Easton's freshmen Representative Anne Hughes and Bethel freshman Representative Raghib Allie-Brennan have called for the legislature to pass a bill introduced but not passed in 2012 that would result in smaller benefits to fewer Connecticut families and would move the burden of paying for damages from the utility companies instead to utility customers.
Ms. Hughes' proposal would replace the current law, 12-148, which was passed in 2012 unanimously with bipartisan support instead with House Bill 5542, which failed to come up for a vote and was instead replaced with Senate Bill 23 that is our current law.
John Shaban, who is running to unseat Ms. Hughes in the 135th District, had this to say about her proposal to revive House Bill 5542 "Like so many other bills and proposals, the devil is in the details. Sadly too many of my 'progressive' colleagues jump quickly to make grand statements without doing the research or math to support them. A straight reimbursement for lost SNAP benefits is quicker, helps more people, and is subject to our existing accounting system."
The current law provides more benefits to more families with less delay, less red tape and from funds taken from shareholders rather than passed on to utility customers. The bill called for by Ms. Hughes reduces benefits, reduces the number of families that would qualifiy for benefits, increases the delay for benefits by more than 14 times, and moves the burden of paying for utility delays from the shareholders and onto the utility customers by replacing the current law with his proposed changes.
House Bill 5542, which was introduced in 2012 and opposed by members of Ms. Hughes' own party, would provide benefits for some families that suffered food losses after extended outages, but limits the qualification to families receiving Supplemental Nutrition Assistance Program benefits, known as "SNAP", and sets a ceiling at 60% of the median household income, meaning families earning more than $45,664 would be excluded regardless of whether they were receiving SNAP benefits. Current law provides for families earning up to $47,640 to qualify for reimbursement, meaning fewer families would qualify under the bill proposed by Ms. Hughes.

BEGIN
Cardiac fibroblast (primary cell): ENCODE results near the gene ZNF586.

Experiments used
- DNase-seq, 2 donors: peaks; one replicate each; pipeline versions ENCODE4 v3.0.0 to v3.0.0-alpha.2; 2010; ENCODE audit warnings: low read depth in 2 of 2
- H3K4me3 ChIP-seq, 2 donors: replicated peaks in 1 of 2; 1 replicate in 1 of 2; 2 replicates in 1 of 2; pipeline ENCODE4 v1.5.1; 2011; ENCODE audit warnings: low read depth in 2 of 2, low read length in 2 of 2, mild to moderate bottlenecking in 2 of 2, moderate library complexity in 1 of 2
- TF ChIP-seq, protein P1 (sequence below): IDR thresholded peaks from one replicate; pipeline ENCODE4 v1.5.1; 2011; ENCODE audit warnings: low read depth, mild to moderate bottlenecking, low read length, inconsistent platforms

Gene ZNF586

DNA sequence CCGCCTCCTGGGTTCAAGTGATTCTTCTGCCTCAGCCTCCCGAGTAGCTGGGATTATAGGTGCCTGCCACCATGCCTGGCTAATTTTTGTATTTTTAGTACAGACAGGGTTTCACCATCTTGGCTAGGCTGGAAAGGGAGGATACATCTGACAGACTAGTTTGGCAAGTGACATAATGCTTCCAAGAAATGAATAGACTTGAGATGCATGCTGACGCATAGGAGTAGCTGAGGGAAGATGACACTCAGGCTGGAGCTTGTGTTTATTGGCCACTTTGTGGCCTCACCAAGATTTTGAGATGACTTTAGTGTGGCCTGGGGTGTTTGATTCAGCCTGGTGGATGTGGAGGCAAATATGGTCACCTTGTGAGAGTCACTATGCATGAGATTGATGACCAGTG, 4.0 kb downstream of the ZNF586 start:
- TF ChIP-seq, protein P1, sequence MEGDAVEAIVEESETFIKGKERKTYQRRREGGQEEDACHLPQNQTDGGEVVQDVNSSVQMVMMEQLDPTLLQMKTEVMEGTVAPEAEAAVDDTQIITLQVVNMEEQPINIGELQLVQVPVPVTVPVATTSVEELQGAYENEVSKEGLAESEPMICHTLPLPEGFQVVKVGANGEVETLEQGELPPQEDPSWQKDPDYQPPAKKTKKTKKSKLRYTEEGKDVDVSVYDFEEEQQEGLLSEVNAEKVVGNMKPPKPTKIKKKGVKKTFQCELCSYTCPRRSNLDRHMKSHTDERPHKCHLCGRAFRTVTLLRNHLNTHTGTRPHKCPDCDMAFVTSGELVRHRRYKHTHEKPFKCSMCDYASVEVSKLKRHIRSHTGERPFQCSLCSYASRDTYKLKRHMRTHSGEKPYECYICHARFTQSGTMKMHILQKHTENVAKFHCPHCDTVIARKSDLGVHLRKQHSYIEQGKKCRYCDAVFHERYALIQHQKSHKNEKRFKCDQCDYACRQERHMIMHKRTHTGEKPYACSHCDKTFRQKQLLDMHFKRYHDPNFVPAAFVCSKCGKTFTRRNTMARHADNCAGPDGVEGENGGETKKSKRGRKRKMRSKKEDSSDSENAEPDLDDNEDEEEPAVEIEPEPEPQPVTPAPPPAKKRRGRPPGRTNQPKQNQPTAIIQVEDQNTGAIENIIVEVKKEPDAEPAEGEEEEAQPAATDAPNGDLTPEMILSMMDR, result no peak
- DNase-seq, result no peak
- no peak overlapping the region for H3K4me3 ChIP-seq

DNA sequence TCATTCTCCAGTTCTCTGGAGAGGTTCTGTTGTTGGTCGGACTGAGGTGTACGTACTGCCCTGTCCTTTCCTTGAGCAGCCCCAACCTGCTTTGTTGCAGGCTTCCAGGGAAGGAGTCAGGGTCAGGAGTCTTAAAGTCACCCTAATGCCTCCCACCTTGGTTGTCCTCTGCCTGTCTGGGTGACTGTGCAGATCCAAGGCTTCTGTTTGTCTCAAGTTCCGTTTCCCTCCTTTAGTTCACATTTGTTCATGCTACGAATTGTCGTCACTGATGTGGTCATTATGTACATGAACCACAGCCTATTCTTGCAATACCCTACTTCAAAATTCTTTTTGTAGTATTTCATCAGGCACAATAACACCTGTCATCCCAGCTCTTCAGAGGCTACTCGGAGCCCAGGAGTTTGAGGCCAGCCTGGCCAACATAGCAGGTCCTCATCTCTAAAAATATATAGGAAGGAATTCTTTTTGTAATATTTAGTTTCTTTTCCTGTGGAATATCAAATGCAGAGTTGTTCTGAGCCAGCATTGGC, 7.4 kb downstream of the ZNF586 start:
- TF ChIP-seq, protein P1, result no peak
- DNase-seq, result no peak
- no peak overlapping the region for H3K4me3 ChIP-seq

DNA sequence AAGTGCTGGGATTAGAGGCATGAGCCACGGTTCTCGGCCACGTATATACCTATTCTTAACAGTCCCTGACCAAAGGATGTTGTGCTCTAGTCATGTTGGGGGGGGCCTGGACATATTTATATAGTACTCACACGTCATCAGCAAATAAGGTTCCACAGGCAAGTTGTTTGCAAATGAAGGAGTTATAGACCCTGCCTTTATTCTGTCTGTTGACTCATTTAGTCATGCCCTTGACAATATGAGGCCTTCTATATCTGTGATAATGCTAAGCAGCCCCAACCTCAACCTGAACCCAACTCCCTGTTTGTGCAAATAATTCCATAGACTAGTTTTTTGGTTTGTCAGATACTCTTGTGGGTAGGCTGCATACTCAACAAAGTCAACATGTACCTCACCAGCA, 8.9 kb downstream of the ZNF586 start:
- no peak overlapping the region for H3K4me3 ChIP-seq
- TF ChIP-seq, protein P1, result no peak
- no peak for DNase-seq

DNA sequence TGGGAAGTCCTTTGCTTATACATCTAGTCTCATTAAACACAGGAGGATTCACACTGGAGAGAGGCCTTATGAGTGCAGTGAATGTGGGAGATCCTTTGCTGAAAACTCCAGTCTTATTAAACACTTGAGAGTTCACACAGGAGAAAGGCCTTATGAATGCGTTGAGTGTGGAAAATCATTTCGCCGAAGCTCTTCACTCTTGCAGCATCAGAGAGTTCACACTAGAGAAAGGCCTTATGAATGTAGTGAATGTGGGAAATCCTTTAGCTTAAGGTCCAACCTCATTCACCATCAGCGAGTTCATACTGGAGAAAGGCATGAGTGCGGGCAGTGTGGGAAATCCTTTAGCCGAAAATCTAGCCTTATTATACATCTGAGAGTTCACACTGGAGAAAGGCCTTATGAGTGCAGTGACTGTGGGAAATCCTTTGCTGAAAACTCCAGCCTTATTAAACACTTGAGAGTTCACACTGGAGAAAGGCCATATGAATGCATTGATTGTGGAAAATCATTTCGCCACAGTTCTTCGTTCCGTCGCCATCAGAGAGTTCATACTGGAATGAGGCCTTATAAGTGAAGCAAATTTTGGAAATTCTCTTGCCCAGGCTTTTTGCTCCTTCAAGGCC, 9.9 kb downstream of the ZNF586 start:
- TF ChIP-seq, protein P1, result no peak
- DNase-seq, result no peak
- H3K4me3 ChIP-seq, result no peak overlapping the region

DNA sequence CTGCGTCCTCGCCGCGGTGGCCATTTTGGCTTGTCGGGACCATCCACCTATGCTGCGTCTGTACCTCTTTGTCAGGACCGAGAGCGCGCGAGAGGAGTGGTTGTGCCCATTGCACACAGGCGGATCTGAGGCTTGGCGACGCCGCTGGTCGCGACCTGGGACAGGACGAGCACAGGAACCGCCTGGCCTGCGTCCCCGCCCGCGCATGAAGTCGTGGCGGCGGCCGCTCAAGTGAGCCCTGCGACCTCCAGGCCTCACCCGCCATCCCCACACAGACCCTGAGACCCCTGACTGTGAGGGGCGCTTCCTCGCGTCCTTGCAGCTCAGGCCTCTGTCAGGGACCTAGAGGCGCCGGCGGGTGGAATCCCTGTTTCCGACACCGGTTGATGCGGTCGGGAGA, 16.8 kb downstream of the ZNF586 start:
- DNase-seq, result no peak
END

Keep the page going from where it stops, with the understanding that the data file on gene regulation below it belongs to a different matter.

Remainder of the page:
HB 5542 also would limit the amount that can be reimbursed for food loss to $150 and sets requirements for receipts and other records. Current policy allows replacement of food purchased by SNAP and sets no hard limit, meaning losses of $300 would be covered.
HB 5542 would require power to be out for more than 2 days. Current policy reimburses for losses after 4 hours.
HB 5542 would use money from ratepayer fees paid to utilities, putting the burden of paying for damages on utility customers and not the utility itself.
Current SNAP recipients, which include more families who earn more than 60% of the median household income, can request reimbursement for storm related losses, with almost none of the paperwork that would be required by HB 5542.
Representative Allie-Brennan, who co-authored the letter requesting this change is aware of this as he posted links for SNAP recipients to use on his official social media page a day before calling for the reduced benefits in bill 5542.
An alternative to HB 5542 passed in 2012. That bill uses funds from stockholders, not rate payers, in an effort to make utilities more responsive and responsible for their storm response and customer losses.
The bill passed that year that gave more oversight authority to the Public Utilities Regulatory Agency, including the authority to fine utilities up to 2 1/2% from profits, not ratepayer fees, to reimburse customers as credits for such things as food and medicine spoilage. The bill passed with unanimous bipartisan support in both the House and Senate and was signed by then Governor Malloy in 2012. Statute 12-148 is currently in force and can be found here: https://www.cga.ct.gov/asp/cgabillstatus/cgabillstatus.asp?selBillType=Bill&bill_num=23&which_year=2012